Transformers vs. Power Supplies


#1

Often customers confuse transformers and power supplies when they are searching for one or the other. These two technologies are related, but are completely different in their applications. This post will look at the similarities and differences and help you decide if you are in need of a transformer or power supply and the options available to you.

Transformers

These devices typically have two modes and a function that all apply to alternating current applications. They are used for stepping up AC voltage, stepping down AC voltage, and isolating high voltage from low voltage in either mode. In the simplest terms, a transformer is a pair of special inductors coiled around an electromagnet. The ratio of how many turns in the inductive coil on one side compared to the other side determines the mode of step up versus step down. If there are more turns on the higher voltage side and fewer coils on the other, the transformer is acting in step-down mode.
StepDown
On the contrary, if the lower voltage side has less turns and the other side has more turns, the transformer is acting in step-up mode.
StepUp
The most important detail about transformers is everything is in terms of AC voltage and there typically aren’t ready made connectors for this as this technology is USED in a power supply design. Here are some photos of transformers we carry:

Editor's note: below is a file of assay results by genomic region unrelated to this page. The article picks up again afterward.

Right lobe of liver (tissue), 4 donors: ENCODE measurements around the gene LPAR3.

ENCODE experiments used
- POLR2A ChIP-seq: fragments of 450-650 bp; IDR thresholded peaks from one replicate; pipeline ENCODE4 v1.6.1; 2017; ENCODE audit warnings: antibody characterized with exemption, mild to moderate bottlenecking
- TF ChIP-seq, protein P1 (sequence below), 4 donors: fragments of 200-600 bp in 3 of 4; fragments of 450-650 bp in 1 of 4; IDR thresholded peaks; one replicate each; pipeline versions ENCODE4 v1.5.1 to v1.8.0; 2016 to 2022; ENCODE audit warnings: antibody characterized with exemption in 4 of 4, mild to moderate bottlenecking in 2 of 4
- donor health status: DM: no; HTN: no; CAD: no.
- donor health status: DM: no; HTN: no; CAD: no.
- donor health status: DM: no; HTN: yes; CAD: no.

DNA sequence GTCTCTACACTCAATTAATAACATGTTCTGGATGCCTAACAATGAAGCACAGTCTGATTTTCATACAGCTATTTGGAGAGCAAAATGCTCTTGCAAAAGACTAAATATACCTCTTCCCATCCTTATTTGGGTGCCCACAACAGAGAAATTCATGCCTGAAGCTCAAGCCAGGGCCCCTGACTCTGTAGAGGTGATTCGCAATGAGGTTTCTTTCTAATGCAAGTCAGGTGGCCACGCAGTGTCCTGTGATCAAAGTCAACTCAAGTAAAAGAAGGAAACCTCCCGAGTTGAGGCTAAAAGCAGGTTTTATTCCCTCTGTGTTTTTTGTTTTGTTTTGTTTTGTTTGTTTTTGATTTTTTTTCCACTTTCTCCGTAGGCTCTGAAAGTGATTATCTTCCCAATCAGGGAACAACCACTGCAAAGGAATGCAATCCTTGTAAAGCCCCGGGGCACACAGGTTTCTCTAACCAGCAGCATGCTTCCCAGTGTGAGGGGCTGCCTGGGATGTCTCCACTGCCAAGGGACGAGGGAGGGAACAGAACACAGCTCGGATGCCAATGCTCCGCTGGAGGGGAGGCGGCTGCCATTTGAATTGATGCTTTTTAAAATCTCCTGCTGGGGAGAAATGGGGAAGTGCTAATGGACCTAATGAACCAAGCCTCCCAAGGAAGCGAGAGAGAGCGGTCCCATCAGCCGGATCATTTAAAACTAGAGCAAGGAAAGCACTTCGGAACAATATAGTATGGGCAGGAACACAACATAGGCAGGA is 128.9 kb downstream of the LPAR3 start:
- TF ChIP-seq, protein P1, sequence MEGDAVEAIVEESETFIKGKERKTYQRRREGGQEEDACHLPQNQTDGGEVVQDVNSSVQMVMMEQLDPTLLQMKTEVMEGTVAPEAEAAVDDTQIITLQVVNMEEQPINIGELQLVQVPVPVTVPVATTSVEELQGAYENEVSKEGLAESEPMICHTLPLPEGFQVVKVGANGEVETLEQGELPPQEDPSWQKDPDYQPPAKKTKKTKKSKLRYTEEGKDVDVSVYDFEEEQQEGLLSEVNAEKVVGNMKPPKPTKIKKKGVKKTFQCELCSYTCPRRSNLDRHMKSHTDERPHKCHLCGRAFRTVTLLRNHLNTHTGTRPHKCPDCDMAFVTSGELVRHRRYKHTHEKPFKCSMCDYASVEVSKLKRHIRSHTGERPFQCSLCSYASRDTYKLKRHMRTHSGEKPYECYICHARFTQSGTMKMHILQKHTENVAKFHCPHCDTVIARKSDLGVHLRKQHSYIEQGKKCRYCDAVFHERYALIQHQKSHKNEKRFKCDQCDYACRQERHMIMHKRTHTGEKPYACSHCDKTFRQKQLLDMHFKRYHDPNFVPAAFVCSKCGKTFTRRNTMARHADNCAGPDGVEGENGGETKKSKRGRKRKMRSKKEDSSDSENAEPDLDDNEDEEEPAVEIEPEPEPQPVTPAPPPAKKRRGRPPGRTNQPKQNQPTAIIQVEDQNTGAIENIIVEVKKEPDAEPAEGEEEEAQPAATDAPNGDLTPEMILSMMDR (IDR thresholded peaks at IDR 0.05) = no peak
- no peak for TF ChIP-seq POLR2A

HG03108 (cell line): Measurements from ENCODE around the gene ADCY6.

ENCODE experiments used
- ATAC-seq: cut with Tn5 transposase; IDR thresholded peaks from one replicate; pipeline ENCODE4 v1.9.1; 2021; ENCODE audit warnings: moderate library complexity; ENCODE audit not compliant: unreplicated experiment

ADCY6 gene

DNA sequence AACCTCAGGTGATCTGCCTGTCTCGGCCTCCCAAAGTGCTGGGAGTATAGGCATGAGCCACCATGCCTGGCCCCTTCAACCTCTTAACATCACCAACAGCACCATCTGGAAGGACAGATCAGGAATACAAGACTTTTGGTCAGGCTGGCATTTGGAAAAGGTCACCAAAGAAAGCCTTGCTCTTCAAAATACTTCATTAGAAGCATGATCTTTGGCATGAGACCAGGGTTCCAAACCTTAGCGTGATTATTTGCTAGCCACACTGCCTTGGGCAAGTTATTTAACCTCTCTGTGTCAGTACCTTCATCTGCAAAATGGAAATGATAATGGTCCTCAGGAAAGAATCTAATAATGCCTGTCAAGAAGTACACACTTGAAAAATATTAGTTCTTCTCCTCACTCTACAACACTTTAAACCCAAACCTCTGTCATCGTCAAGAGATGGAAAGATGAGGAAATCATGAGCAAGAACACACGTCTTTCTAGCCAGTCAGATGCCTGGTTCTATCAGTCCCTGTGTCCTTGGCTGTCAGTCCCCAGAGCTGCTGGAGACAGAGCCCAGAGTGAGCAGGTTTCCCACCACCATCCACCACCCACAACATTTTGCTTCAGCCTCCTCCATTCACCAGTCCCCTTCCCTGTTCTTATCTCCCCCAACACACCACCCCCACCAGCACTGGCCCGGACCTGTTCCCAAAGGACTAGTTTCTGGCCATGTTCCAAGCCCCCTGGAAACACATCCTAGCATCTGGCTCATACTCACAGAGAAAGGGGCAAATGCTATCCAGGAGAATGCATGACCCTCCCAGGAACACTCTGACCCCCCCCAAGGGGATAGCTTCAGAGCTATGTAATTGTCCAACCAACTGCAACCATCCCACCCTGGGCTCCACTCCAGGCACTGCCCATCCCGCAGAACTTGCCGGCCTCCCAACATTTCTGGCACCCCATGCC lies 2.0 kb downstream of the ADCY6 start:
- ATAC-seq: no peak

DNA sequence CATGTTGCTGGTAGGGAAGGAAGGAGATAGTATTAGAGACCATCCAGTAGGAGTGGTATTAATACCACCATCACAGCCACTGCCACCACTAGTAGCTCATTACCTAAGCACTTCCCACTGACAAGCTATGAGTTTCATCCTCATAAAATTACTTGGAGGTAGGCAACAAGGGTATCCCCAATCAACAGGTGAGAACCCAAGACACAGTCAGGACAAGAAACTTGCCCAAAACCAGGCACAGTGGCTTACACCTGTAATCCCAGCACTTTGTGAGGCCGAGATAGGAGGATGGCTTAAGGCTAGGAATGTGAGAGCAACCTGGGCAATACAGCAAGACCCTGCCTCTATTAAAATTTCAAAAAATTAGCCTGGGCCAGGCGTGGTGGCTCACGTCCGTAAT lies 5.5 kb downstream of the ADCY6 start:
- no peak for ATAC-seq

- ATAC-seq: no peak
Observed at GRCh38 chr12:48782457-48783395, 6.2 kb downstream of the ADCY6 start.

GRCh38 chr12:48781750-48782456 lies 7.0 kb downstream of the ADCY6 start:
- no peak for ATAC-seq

1297-1122-ND


1499-1039-2-ND

1121-1005-ND

In short, transformers do not convert AC to DC.

Power Supplies / AC to DC Converters

There are several types of technologies for converting AC power to DC power. Here are the basic steps for producing this effect (this may vary based on technology, but the ideas still apply):

  1. AC Voltage is stepped down to a safe level using a transformer or similar technology.
  2. The reduced voltage is then passed through a full wave rectifier to produce a positive supply that is still going between 0 Volts and the stepped voltage minus the average forward voltage of the rectifier.
  3. The bouncing power is not stable for most applications, so this must be regulated.
    1. Regulation often changes based on technology more than the rectification and transformation, the general first step is to add a capacitor to reduce the ripple current to a more steady line.
    2. After the right capacitor is chosen, there is still too much ripple in most cases. Further regulation design is implemented to get the output to the designed output voltage at nearly DC levels with minimal ripple as possible. This design will change based on the type of power supply.

Power supplies and converters are more process based and convert AC to DC through use of multiple parts, including transformers at times. So technically, these devices may have transformers, but are not transformers by nature of operation. Here are some photos of supplies and converters that we have for example:
1145-1003-ND


993-1234-ND

102-2213-ND